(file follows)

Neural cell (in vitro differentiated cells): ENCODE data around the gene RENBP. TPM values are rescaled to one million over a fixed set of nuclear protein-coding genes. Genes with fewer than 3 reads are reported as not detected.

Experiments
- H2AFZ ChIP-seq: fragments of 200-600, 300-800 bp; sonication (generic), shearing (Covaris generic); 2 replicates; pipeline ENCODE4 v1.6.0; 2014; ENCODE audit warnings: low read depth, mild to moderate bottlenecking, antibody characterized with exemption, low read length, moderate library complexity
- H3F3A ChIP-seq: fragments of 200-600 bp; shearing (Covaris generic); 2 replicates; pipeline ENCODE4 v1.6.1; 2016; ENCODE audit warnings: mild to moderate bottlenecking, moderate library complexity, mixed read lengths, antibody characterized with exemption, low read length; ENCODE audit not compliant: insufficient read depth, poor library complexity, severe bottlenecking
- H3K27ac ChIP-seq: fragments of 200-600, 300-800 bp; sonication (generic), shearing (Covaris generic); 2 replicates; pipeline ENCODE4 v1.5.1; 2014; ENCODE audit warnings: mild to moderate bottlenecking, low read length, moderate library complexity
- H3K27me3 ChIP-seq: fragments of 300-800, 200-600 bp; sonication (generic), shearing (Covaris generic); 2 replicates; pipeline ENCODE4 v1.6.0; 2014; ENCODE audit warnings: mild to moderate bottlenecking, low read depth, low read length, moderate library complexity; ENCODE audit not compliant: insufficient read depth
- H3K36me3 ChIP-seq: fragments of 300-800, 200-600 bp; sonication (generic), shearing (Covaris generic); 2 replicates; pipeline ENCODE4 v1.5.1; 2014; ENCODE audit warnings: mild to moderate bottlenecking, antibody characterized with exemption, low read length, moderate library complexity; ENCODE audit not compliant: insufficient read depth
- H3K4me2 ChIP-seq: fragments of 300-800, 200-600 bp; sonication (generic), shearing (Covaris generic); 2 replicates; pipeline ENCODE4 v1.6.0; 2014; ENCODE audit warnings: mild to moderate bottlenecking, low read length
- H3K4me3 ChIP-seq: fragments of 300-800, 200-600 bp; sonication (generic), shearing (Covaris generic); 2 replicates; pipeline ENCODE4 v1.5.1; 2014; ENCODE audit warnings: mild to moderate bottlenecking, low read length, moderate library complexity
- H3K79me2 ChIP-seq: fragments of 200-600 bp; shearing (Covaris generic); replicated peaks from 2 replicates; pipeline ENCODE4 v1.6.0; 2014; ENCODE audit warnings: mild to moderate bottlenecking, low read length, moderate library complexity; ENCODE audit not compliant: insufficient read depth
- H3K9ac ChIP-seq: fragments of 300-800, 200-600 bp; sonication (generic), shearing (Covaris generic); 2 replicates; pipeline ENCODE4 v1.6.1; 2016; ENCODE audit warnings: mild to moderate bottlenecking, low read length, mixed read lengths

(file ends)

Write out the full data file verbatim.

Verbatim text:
Neural cell (in vitro differentiated cells): ENCODE data around the gene RENBP. TPM values are rescaled to one million over a fixed set of nuclear protein-coding genes. Genes with fewer than 3 reads are reported as not detected.

Experiments
- H2AFZ ChIP-seq: fragments of 200-600, 300-800 bp; sonication (generic), shearing (Covaris generic); 2 replicates; pipeline ENCODE4 v1.6.0; 2014; ENCODE audit warnings: low read depth, mild to moderate bottlenecking, antibody characterized with exemption, low read length, moderate library complexity
- H3F3A ChIP-seq: fragments of 200-600 bp; shearing (Covaris generic); 2 replicates; pipeline ENCODE4 v1.6.1; 2016; ENCODE audit warnings: mild to moderate bottlenecking, moderate library complexity, mixed read lengths, antibody characterized with exemption, low read length; ENCODE audit not compliant: insufficient read depth, poor library complexity, severe bottlenecking
- H3K27ac ChIP-seq: fragments of 200-600, 300-800 bp; sonication (generic), shearing (Covaris generic); 2 replicates; pipeline ENCODE4 v1.5.1; 2014; ENCODE audit warnings: mild to moderate bottlenecking, low read length, moderate library complexity
- H3K27me3 ChIP-seq: fragments of 300-800, 200-600 bp; sonication (generic), shearing (Covaris generic); 2 replicates; pipeline ENCODE4 v1.6.0; 2014; ENCODE audit warnings: mild to moderate bottlenecking, low read depth, low read length, moderate library complexity; ENCODE audit not compliant: insufficient read depth
- H3K36me3 ChIP-seq: fragments of 300-800, 200-600 bp; sonication (generic), shearing (Covaris generic); 2 replicates; pipeline ENCODE4 v1.5.1; 2014; ENCODE audit warnings: mild to moderate bottlenecking, antibody characterized with exemption, low read length, moderate library complexity; ENCODE audit not compliant: insufficient read depth
- H3K4me2 ChIP-seq: fragments of 300-800, 200-600 bp; sonication (generic), shearing (Covaris generic); 2 replicates; pipeline ENCODE4 v1.6.0; 2014; ENCODE audit warnings: mild to moderate bottlenecking, low read length
- H3K4me3 ChIP-seq: fragments of 300-800, 200-600 bp; sonication (generic), shearing (Covaris generic); 2 replicates; pipeline ENCODE4 v1.5.1; 2014; ENCODE audit warnings: mild to moderate bottlenecking, low read length, moderate library complexity
- H3K79me2 ChIP-seq: fragments of 200-600 bp; shearing (Covaris generic); replicated peaks from 2 replicates; pipeline ENCODE4 v1.6.0; 2014; ENCODE audit warnings: mild to moderate bottlenecking, low read length, moderate library complexity; ENCODE audit not compliant: insufficient read depth
- H3K9ac ChIP-seq: fragments of 300-800, 200-600 bp; sonication (generic), shearing (Covaris generic); 2 replicates; pipeline ENCODE4 v1.6.1; 2016; ENCODE audit warnings: mild to moderate bottlenecking, low read length, mixed read lengths